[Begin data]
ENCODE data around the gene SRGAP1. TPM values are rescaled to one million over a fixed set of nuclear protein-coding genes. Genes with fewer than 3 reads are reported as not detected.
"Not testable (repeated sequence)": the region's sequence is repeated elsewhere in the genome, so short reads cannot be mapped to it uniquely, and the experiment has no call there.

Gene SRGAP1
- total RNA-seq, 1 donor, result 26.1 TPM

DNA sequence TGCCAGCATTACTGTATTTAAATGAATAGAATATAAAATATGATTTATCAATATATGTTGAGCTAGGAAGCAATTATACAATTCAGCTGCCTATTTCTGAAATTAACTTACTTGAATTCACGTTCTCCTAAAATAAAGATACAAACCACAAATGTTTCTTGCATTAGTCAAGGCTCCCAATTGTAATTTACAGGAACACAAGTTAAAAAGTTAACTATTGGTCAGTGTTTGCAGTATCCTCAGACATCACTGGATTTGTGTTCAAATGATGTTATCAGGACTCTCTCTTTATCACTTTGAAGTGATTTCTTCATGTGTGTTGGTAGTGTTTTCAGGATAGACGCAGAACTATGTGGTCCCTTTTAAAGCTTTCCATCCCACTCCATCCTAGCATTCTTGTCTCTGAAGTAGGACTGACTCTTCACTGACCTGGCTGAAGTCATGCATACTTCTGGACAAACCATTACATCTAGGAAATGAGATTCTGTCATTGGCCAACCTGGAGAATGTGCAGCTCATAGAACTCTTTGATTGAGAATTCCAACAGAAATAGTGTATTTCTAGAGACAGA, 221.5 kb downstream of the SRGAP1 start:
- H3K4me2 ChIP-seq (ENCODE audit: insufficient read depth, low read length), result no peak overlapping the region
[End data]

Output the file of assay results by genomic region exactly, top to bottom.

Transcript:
ENCODE data around the gene SRGAP1. TPM values are rescaled to one million over a fixed set of nuclear protein-coding genes. Genes with fewer than 3 reads are reported as not detected.
"Not testable (repeated sequence)": the region's sequence is repeated elsewhere in the genome, so short reads cannot be mapped to it uniquely, and the experiment has no call there.

Gene SRGAP1
- total RNA-seq, 1 donor, result 26.1 TPM

DNA sequence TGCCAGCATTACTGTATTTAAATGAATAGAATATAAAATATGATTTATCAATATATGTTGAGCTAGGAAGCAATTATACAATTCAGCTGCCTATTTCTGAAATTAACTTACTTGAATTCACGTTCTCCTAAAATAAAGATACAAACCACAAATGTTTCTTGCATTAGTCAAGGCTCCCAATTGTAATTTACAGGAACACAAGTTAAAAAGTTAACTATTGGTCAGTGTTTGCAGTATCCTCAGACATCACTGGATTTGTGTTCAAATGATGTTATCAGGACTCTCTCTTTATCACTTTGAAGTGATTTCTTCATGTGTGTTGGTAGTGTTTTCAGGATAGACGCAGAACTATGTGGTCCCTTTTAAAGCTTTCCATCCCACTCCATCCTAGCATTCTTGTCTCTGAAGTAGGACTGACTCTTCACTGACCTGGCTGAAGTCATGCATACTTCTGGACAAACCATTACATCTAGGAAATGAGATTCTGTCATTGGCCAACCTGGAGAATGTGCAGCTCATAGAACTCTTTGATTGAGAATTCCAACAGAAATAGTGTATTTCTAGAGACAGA, 221.5 kb downstream of the SRGAP1 start:
- H3K4me2 ChIP-seq (ENCODE audit: insufficient read depth, low read length), result no peak overlapping the region